Guitarist Yitzhak Klepter, whose membership in 70s-era rock band Kaveret made him one of Israel’s best-loved musicians, died Thursday at age 72.
Klepter had suffered from chronic health problems in recent years as a result of obstructive pulmonary disease.
Born in Haifa in 1950, Klepter’s musical career spanned some five decades, starting with high school band The Churchills, considered one of the country’s first rock groups, all the way to May of this year, when he recorded a song in collaboration with singer Tal Sondak.
The guitar player was best known for his membership in Kaveret, often referred to as Israel’s Beatles. He joined the group after years as an uncredited session guitarist backing bands during studio recordings.
He later formed the pop-rock band Tuned Tone, and was involved in a number of collaborations with other leading artists, along with a lengthy solo career that spanned five albums and a number of hits.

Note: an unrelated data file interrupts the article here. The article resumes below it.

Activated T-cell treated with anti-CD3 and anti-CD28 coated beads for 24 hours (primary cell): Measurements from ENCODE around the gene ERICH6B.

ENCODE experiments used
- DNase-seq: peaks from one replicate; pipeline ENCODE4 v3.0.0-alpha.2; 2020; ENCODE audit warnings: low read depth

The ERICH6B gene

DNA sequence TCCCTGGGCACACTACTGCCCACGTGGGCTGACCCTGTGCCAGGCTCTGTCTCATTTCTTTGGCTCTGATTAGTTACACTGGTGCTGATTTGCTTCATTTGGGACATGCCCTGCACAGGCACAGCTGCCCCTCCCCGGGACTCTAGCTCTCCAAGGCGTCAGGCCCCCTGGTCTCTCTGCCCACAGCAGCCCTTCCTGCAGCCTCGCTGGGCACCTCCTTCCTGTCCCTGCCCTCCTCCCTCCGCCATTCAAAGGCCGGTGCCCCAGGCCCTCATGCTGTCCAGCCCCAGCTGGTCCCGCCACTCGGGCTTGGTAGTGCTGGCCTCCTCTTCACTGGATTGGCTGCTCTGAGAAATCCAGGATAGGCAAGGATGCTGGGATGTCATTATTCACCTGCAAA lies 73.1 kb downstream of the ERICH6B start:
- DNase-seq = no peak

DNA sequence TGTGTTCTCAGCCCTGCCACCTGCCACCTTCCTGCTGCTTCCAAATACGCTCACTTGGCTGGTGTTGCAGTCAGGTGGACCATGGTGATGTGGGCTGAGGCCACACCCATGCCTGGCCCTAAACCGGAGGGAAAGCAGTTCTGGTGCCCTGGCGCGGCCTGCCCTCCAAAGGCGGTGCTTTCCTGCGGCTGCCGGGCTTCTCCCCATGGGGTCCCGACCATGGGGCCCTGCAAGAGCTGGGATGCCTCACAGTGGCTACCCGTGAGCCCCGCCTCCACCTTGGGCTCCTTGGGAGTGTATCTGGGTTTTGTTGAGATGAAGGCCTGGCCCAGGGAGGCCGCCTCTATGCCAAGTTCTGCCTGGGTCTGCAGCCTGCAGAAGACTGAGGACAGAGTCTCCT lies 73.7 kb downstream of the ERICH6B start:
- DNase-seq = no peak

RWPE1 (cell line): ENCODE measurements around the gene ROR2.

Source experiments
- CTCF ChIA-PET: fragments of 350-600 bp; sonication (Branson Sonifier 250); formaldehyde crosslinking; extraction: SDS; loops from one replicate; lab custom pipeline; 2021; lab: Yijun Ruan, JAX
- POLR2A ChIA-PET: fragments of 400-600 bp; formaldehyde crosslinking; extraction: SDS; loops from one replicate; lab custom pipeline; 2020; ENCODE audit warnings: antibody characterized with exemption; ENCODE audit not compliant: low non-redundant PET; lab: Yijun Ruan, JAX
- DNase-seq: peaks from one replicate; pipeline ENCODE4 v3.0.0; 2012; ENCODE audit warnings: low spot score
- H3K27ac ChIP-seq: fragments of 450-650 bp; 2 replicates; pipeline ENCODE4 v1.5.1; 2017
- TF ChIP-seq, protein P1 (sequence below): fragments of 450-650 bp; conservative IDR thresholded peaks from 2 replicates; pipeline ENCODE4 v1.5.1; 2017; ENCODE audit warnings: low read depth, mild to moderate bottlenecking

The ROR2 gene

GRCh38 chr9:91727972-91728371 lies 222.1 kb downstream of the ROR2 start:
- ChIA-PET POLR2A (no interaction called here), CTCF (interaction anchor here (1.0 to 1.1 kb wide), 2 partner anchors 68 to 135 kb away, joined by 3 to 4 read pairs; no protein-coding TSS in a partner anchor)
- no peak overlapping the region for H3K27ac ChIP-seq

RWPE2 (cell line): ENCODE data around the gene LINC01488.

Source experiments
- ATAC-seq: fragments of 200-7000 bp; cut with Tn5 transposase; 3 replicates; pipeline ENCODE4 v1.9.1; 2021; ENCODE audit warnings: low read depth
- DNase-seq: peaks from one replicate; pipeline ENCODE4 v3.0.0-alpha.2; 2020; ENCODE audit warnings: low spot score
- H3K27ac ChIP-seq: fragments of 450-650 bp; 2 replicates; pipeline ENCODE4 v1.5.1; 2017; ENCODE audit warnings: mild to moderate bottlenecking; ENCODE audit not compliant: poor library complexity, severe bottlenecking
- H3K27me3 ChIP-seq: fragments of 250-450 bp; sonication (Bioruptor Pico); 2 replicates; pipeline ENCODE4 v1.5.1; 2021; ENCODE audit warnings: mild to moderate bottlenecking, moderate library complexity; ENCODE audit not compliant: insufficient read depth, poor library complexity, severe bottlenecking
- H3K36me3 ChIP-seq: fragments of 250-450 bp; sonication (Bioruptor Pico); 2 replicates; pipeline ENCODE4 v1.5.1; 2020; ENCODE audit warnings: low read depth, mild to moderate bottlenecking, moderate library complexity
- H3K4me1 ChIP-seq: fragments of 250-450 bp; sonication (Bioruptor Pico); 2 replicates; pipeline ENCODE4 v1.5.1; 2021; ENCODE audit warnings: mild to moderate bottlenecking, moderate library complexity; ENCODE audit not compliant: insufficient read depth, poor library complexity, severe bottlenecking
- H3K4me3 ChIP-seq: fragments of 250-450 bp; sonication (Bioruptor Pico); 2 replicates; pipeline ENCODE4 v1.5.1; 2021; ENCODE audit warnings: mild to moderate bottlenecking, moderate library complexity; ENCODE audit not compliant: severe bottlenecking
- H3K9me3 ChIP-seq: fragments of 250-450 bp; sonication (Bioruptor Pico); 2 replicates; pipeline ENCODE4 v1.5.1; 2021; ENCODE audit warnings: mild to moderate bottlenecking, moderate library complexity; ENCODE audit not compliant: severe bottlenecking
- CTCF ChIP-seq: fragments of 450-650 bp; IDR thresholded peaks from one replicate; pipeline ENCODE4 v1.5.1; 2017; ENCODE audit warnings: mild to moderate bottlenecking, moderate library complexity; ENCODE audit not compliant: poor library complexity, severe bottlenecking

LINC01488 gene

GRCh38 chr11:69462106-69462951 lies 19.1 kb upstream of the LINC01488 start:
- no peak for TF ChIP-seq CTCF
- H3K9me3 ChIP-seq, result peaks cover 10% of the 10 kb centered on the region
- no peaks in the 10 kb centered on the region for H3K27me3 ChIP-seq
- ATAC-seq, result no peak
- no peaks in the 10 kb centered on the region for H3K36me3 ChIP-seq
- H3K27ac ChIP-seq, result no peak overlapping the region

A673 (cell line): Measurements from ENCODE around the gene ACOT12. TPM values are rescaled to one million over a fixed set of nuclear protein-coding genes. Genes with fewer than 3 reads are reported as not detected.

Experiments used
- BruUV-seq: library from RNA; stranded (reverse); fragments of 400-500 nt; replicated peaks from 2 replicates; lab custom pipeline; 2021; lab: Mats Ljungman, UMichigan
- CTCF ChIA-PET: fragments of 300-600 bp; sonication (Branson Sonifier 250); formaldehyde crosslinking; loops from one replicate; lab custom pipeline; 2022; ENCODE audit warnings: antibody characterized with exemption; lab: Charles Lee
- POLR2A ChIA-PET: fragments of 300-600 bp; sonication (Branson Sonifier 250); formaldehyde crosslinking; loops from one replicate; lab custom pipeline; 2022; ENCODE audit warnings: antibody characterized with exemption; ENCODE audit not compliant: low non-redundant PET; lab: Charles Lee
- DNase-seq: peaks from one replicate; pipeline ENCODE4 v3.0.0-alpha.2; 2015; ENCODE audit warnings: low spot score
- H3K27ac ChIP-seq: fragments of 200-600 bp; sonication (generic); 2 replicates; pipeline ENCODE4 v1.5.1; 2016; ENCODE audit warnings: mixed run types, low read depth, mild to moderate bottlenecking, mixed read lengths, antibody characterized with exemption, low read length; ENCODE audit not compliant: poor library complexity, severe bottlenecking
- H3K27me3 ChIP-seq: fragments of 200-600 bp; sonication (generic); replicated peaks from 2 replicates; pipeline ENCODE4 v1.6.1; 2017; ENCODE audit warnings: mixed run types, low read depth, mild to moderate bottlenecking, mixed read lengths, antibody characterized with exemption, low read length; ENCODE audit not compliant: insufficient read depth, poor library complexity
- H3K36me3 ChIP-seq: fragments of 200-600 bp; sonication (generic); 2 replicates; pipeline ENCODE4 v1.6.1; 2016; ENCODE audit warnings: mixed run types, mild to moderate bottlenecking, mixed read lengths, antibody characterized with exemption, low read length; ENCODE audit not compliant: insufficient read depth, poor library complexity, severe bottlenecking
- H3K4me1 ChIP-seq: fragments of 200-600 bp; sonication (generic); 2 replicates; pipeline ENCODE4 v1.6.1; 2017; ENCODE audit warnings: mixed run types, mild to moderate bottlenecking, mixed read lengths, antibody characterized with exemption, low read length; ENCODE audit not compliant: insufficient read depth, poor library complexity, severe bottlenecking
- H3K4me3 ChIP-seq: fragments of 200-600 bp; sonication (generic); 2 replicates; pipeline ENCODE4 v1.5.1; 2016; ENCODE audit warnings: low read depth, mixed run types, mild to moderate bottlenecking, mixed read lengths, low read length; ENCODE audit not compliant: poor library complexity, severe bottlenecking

In 2008 the Society of Authors, Composers and Music Publishers in Israel honored Klepter with a lifetime achievement award.
President Isaac Herzog eulogized Klepter in a tweet, writing he was “the landscape of our youth for many of us.”
“King of the guitar, a gifted composer and writer. His voice and melodies will accompany us forever,” Herzog wrote.
Culture and Sports Minister Chili Tropper said in a statement he was “greatly saddened” by Klepter’s death and described him as “a central part of the Israeli soundtrack.”
“The sounds he created were notes tuned straight into the hearts of multitudes of Israelis, tunes that will remain even after his passing,” Tropper said, in a play on words that recalled one of the artist’s most loved hits, “A Tuned Tone.”
In 2000 Klepter was diagnosed with a brain tumor that was removed and he recovered, but he was dogged by health problems for years after, being admitted to hospital on a number of occasions.
Miki Gavrielov, who was in The Churchills with Klepter and remained in touch, told Channel 13 that the guitarist’s deterioration and death was “a great shame.”
Losing the ability to play guitar, Klepter’s iconic instrument, “was hard for him,” he said.